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August consumer spending bump could fuel borrowing activity

Sep 29, 2013 Philip Burgess

When consumer spending picks up, borrowing activity tends to follow suit, so the bump in August could lead to short term lenders seeing additional applications.

With demand for autos reaching a near six-year high, spending probably jumped for the fourth consecutive month in August, according to economists surveyed by Bloomberg. These experts project a 0.3 percent bump, following the 0.1 percent advance in July.

As the jobless rate continues to decline, Americans are beginning to feel more comfortable with their job security, which likely led to the spending increase. Other factors influencing Americans include rising home values and surging stock prices.

"People are a little more encouraged about the job market, which is getting gradually less bleak," Scott Brown, chief economist at Raymond James & Associates Inc. told Bloomberg. "It's a general trend of improvement we're seeing in the economy."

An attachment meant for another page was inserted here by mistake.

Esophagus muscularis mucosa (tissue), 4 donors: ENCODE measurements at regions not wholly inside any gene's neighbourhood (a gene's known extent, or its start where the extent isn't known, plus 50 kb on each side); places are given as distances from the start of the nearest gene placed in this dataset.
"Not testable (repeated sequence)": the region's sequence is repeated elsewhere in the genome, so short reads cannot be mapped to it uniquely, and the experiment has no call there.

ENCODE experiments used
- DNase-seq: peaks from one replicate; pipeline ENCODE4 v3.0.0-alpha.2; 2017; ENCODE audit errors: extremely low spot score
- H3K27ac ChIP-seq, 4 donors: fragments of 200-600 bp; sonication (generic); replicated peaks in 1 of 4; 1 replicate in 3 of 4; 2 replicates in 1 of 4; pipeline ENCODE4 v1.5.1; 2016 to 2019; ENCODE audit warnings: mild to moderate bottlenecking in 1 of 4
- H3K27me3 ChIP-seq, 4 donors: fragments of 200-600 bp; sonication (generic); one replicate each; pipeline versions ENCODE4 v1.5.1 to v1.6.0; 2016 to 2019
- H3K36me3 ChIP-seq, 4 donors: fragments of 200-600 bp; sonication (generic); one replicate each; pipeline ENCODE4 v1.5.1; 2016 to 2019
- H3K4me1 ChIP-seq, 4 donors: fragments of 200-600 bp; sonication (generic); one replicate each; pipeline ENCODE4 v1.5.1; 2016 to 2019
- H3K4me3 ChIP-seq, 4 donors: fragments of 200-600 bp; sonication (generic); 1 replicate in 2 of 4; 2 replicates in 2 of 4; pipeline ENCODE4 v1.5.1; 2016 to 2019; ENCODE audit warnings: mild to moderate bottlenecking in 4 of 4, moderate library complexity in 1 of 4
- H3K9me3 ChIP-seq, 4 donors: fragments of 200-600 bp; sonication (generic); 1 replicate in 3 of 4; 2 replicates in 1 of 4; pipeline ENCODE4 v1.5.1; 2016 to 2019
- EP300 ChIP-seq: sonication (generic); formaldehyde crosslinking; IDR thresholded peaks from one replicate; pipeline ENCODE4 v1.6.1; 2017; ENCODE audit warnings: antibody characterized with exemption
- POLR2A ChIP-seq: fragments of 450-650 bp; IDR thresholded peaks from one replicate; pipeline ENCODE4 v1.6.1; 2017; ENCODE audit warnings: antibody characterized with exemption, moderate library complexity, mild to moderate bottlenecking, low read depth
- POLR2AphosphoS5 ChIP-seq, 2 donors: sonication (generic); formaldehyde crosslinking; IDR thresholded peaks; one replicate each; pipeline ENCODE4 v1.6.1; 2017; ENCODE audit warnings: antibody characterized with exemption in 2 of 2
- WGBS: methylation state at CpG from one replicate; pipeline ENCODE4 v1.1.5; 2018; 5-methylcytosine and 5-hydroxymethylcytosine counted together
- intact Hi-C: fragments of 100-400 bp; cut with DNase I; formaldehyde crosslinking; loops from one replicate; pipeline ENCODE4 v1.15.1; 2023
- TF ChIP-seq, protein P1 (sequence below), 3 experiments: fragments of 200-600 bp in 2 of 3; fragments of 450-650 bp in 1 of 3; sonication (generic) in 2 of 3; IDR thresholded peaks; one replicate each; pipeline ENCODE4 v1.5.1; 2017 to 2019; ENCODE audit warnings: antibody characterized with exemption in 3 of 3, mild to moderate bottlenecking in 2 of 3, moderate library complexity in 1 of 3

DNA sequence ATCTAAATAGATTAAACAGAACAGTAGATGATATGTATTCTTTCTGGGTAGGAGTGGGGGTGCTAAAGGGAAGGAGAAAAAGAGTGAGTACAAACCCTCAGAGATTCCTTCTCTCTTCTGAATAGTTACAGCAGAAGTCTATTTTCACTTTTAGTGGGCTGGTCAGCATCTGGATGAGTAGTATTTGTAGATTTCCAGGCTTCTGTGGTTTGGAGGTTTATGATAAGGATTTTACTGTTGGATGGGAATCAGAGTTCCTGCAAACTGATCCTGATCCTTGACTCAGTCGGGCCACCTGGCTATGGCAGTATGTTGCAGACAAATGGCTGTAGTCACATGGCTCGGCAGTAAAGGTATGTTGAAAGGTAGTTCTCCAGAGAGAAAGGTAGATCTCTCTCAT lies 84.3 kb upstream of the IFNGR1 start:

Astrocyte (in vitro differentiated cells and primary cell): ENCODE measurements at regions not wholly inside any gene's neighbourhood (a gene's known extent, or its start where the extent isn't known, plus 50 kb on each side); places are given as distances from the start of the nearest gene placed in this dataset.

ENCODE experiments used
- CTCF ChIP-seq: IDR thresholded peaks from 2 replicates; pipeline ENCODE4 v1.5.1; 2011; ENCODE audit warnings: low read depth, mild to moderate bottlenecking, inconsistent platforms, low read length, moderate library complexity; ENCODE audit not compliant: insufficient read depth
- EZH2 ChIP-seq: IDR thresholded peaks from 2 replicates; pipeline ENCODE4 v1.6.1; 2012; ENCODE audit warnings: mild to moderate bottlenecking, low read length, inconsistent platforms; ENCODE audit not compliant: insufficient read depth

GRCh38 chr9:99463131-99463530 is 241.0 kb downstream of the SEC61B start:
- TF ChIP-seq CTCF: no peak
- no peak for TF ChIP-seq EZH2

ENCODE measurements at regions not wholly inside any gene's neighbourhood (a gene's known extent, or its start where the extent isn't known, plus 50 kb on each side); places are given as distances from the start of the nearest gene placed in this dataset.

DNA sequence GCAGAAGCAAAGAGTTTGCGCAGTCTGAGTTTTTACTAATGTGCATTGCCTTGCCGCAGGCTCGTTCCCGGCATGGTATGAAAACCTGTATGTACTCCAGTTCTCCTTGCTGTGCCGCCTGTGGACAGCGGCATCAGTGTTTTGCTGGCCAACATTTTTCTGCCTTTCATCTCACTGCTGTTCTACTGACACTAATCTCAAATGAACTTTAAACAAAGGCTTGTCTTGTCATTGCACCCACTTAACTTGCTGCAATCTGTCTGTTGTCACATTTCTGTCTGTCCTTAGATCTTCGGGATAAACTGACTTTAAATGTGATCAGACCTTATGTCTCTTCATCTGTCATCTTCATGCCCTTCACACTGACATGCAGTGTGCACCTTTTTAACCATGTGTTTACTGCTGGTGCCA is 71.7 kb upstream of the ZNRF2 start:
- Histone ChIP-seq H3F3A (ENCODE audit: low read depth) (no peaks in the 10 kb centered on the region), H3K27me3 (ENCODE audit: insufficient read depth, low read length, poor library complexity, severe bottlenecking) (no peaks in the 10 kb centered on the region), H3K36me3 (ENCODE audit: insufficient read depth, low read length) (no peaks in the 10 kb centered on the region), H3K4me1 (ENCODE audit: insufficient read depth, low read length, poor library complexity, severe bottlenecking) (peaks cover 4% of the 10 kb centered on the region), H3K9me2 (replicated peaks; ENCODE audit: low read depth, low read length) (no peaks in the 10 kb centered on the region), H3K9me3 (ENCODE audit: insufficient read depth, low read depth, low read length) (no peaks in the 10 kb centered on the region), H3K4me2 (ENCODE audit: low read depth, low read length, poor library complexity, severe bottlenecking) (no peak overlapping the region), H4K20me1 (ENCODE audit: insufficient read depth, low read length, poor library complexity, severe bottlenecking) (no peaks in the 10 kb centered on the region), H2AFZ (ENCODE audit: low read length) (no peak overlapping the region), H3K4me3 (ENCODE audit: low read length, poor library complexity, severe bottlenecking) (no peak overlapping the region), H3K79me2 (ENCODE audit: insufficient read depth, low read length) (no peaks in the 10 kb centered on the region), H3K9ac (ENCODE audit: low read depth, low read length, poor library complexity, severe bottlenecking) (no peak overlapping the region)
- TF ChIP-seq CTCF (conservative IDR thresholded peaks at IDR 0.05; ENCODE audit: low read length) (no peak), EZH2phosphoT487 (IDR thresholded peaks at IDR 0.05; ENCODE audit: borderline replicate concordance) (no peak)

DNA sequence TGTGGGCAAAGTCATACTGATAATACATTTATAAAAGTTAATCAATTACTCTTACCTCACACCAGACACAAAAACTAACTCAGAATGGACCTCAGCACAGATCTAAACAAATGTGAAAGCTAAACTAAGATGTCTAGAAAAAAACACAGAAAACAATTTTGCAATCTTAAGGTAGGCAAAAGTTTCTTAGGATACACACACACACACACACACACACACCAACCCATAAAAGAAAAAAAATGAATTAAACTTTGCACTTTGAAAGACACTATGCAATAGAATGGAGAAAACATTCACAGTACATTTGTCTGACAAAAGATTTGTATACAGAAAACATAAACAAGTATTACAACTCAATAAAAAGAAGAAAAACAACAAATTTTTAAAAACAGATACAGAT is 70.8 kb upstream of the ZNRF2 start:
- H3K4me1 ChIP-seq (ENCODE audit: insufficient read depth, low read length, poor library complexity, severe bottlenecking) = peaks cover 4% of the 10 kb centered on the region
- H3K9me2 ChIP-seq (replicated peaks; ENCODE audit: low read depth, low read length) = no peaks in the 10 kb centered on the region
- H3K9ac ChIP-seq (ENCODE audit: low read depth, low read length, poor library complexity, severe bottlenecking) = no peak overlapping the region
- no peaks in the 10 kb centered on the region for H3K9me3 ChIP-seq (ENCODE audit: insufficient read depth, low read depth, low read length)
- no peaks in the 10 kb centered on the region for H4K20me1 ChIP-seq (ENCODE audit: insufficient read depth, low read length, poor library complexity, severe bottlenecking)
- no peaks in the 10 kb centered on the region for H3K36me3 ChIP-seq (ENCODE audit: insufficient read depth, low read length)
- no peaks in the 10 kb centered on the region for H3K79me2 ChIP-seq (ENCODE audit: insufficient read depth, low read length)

U.S. economy posts strong job growth in August
Part of the reason Americans are willing to spend more is the improving employment situation, which continued its positive momentum in August.

Private-sector employment increased by 176,000 positions in August, according to the ADP National Employment Trend Report. Medium-sized businesses led the way with 74,000 new jobs, followed by small and large businesses, adding 71,000 and 32,000 positions, respectively.

"It is steady as she goes in the job market," said Mark Zandi, chief economist at Moody's Analytics. "Job gains in August were consistent with increases experienced over the past two-plus years. There is little evidence that fiscal austerity and healthcare reform have had a significant impact on the job market."

Short term lending demand may rise in the future
With the potential for higher levels of consumer spending, short term lending could become more in demand in the coming months. Generally, when conditions favor Americans, people believe financial troubles are less likely, but that isn't always the case.

For instance, should an unexpected expense arise after a major purchase, consumers may be short on money. As a result, monthly essentials may be difficult to afford. Fortunately, short term lending is available to provide assistance during these trying times.

This type of lending has come under criticism in recent months, but it can actually be beneficial for consumers. Instead of incurring late fees and penalties for missing a bill payment, Americans can obtain funds fast and stay current on their credit card and utility bills.